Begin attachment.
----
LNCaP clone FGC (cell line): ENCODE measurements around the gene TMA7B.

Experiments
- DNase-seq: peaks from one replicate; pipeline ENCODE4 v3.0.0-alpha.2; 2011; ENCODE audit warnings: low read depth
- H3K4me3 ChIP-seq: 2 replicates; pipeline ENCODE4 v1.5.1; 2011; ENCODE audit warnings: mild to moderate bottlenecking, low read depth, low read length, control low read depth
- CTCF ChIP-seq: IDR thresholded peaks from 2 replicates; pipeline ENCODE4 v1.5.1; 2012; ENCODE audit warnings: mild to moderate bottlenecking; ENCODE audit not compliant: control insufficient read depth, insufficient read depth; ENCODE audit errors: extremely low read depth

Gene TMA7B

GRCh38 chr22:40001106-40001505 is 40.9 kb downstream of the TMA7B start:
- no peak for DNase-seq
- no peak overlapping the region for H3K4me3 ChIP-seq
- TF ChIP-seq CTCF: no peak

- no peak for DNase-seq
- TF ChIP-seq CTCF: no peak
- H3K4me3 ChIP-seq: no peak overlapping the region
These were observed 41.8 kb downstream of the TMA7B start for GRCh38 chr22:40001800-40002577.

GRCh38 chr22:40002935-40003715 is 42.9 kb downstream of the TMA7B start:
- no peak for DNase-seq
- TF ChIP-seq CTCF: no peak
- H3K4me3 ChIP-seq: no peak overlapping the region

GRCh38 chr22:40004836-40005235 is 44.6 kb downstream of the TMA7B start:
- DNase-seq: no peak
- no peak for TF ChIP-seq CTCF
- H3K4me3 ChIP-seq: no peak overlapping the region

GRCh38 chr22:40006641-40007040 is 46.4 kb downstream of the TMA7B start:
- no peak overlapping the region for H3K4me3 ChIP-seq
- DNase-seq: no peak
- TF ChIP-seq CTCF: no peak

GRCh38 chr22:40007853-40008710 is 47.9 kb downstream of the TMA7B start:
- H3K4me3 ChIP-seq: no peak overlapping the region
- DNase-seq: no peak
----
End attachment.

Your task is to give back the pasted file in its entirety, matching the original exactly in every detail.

LNCaP clone FGC (cell line): ENCODE measurements around the gene TMA7B.

Experiments
- DNase-seq: peaks from one replicate; pipeline ENCODE4 v3.0.0-alpha.2; 2011; ENCODE audit warnings: low read depth
- H3K4me3 ChIP-seq: 2 replicates; pipeline ENCODE4 v1.5.1; 2011; ENCODE audit warnings: mild to moderate bottlenecking, low read depth, low read length, control low read depth
- CTCF ChIP-seq: IDR thresholded peaks from 2 replicates; pipeline ENCODE4 v1.5.1; 2012; ENCODE audit warnings: mild to moderate bottlenecking; ENCODE audit not compliant: control insufficient read depth, insufficient read depth; ENCODE audit errors: extremely low read depth

Gene TMA7B

GRCh38 chr22:40001106-40001505 is 40.9 kb downstream of the TMA7B start:
- no peak for DNase-seq
- no peak overlapping the region for H3K4me3 ChIP-seq
- TF ChIP-seq CTCF: no peak

- no peak for DNase-seq
- TF ChIP-seq CTCF: no peak
- H3K4me3 ChIP-seq: no peak overlapping the region
These were observed 41.8 kb downstream of the TMA7B start for GRCh38 chr22:40001800-40002577.

GRCh38 chr22:40002935-40003715 is 42.9 kb downstream of the TMA7B start:
- no peak for DNase-seq
- TF ChIP-seq CTCF: no peak
- H3K4me3 ChIP-seq: no peak overlapping the region

GRCh38 chr22:40004836-40005235 is 44.6 kb downstream of the TMA7B start:
- DNase-seq: no peak
- no peak for TF ChIP-seq CTCF
- H3K4me3 ChIP-seq: no peak overlapping the region

GRCh38 chr22:40006641-40007040 is 46.4 kb downstream of the TMA7B start:
- no peak overlapping the region for H3K4me3 ChIP-seq
- DNase-seq: no peak
- TF ChIP-seq CTCF: no peak

GRCh38 chr22:40007853-40008710 is 47.9 kb downstream of the TMA7B start:
- H3K4me3 ChIP-seq: no peak overlapping the region
- DNase-seq: no peak